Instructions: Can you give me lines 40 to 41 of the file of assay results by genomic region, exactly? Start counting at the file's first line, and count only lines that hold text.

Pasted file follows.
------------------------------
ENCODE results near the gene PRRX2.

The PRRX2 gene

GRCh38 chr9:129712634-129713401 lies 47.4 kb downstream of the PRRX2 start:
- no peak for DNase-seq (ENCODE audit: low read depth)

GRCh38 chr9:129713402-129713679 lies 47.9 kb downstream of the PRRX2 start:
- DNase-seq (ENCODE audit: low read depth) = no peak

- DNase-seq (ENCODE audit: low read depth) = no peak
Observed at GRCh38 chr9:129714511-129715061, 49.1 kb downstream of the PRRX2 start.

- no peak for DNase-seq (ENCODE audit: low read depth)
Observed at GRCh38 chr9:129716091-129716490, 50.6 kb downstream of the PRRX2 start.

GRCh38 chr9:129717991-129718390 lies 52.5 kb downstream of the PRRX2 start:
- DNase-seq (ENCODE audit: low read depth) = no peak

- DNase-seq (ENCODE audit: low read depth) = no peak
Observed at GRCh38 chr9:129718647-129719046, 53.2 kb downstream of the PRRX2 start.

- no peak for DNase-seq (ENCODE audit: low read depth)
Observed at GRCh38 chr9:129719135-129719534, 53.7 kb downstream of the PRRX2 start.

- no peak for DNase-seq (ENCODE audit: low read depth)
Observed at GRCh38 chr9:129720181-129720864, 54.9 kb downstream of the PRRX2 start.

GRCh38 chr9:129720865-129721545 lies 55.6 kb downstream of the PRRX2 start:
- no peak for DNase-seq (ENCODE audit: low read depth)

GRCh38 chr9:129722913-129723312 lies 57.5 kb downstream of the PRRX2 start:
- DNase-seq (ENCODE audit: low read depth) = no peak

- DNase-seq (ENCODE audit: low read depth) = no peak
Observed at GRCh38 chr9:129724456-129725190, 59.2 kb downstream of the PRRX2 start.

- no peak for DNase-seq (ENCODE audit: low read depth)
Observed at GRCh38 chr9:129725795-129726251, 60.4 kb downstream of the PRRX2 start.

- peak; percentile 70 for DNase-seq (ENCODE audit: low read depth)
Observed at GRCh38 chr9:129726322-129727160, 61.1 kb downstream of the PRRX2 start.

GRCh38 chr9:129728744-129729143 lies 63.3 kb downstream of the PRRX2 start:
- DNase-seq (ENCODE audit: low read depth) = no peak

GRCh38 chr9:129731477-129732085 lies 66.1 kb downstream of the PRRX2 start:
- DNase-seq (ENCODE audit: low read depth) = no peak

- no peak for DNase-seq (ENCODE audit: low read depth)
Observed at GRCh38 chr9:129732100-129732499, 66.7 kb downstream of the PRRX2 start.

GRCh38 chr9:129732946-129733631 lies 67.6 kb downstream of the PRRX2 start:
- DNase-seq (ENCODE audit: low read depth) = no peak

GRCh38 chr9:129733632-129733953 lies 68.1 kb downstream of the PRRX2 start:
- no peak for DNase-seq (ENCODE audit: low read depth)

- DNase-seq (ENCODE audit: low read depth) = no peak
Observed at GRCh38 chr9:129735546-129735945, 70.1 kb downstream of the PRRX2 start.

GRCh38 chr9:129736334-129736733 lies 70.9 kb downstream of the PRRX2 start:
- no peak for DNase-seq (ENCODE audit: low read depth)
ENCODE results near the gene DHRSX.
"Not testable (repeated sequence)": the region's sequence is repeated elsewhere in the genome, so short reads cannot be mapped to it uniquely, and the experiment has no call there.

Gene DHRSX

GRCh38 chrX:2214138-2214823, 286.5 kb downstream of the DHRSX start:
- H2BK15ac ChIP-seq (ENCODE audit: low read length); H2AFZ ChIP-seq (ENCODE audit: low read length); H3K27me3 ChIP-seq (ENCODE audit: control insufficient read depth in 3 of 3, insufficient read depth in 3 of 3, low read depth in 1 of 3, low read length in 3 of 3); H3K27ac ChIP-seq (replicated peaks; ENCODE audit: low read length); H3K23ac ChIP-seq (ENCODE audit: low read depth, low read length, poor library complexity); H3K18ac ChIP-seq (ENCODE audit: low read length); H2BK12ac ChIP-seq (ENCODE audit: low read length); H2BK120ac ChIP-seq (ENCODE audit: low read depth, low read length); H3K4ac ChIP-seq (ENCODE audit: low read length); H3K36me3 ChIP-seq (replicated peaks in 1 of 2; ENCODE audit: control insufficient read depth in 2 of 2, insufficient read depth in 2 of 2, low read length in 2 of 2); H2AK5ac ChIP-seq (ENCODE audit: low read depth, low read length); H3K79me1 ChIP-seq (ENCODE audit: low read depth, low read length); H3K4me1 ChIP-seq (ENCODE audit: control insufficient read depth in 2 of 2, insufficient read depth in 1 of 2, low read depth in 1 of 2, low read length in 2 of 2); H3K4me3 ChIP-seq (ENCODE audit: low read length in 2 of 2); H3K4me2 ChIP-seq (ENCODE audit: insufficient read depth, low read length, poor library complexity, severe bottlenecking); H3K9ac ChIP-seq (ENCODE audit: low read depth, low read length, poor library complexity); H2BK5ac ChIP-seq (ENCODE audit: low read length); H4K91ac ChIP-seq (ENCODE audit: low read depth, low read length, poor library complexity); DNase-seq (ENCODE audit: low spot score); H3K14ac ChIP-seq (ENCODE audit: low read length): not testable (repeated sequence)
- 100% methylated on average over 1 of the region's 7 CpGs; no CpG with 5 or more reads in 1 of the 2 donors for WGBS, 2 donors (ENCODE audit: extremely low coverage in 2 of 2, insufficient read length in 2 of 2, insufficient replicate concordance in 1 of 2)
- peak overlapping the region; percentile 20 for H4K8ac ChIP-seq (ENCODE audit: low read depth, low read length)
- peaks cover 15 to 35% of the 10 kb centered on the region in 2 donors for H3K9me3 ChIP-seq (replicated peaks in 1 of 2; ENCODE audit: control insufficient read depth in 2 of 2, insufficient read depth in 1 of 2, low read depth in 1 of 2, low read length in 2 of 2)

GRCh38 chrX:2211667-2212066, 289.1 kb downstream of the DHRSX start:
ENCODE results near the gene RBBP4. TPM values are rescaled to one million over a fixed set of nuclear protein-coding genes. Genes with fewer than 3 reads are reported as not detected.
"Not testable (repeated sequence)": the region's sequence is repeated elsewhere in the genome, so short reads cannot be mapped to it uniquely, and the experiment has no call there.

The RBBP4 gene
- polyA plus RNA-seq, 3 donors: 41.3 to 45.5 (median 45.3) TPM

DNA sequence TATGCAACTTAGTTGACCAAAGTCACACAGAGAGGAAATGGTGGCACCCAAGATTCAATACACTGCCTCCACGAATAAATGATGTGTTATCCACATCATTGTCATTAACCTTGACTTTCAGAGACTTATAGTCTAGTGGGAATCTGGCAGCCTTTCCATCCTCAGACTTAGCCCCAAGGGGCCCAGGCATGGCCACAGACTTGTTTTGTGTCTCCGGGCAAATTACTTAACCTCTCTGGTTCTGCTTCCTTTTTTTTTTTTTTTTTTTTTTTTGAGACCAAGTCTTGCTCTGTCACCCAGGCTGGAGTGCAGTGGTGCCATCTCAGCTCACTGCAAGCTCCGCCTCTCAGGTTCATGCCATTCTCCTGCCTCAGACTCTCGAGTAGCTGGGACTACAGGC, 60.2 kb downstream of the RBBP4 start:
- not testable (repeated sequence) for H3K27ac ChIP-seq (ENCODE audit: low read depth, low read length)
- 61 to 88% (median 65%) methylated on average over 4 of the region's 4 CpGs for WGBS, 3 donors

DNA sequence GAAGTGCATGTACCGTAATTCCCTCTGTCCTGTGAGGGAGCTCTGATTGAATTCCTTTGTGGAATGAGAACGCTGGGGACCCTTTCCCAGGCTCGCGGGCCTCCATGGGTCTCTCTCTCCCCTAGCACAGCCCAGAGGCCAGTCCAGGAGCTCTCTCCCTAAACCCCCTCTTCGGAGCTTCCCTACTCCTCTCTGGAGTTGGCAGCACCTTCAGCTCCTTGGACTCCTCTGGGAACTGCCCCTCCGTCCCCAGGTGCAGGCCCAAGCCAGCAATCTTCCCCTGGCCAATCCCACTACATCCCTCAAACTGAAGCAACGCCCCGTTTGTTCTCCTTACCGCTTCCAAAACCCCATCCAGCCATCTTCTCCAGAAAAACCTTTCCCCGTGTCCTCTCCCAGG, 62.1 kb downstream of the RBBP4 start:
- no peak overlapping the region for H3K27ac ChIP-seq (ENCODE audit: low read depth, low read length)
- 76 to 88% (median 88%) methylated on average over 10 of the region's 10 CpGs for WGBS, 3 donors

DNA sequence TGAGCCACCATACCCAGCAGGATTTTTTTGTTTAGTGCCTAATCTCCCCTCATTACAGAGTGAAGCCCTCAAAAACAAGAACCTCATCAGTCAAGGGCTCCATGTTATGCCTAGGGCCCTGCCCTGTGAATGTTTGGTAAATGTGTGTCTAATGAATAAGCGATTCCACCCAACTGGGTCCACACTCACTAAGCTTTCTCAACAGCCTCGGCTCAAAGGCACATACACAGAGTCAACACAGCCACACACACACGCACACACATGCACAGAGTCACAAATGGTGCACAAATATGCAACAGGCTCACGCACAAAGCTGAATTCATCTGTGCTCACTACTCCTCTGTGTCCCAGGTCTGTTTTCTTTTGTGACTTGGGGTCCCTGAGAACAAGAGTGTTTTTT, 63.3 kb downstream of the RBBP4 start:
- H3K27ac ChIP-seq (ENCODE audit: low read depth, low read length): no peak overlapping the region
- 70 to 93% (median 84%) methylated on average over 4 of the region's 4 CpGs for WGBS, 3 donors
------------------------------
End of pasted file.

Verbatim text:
Observed at GRCh38 chr9:129735546-129735945, 70.1 kb downstream of the PRRX2 start.

GRCh38 chr9:129736334-129736733 lies 70.9 kb downstream of the PRRX2 start: